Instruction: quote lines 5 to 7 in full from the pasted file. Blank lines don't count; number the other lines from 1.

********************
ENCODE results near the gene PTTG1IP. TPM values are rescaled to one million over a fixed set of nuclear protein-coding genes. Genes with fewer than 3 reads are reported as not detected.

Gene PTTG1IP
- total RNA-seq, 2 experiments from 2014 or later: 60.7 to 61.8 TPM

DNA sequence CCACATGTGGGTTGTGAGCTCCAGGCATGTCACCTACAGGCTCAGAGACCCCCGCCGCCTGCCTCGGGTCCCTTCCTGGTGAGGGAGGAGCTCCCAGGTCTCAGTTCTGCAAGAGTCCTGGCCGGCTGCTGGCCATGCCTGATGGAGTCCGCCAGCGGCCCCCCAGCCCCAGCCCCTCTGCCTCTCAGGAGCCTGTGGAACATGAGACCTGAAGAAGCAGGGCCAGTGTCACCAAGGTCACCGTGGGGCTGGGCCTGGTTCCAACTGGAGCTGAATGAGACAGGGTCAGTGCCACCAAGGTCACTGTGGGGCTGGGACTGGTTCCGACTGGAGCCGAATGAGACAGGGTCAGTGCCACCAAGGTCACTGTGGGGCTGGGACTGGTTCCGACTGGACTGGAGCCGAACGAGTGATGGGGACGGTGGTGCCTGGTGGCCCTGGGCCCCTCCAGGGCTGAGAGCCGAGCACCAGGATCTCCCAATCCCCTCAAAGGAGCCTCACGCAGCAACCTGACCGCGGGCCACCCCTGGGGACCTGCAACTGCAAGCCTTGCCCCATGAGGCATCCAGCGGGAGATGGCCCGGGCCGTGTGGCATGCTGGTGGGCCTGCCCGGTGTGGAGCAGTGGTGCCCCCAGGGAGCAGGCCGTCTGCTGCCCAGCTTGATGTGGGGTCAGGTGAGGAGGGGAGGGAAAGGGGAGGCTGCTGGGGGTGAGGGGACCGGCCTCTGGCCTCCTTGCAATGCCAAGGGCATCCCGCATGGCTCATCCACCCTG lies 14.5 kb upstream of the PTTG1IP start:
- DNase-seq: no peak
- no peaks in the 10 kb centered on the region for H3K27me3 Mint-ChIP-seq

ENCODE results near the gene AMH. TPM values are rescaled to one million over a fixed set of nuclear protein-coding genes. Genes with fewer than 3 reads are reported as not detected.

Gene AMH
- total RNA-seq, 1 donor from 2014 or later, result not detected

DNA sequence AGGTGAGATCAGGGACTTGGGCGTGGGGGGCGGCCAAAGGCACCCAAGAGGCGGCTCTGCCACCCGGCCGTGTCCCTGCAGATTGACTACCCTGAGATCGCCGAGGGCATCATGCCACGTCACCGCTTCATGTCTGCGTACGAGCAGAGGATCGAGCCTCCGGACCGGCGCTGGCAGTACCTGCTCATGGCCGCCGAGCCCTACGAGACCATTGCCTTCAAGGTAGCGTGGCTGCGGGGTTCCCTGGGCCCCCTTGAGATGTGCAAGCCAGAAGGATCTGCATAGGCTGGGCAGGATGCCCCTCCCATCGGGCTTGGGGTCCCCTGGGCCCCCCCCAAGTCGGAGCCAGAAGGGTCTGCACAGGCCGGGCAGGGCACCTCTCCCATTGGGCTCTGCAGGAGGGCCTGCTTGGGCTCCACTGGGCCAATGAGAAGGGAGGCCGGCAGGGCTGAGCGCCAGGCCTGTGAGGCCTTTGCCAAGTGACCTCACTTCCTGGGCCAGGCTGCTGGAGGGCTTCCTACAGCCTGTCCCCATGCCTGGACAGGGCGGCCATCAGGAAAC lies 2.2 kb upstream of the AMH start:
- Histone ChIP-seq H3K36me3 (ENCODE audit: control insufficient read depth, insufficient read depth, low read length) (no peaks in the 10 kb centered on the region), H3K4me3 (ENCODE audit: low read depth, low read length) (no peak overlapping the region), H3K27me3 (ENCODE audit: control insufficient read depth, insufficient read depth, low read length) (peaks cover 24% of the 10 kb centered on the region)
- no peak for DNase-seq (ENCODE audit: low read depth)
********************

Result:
- DNase-seq: no peak
- no peaks in the 10 kb centered on the region for H3K27me3 Mint-ChIP-seq

ENCODE results near the gene AMH. TPM values are rescaled to one million over a fixed set of nuclear protein-coding genes. Genes with fewer than 3 reads are reported as not detected.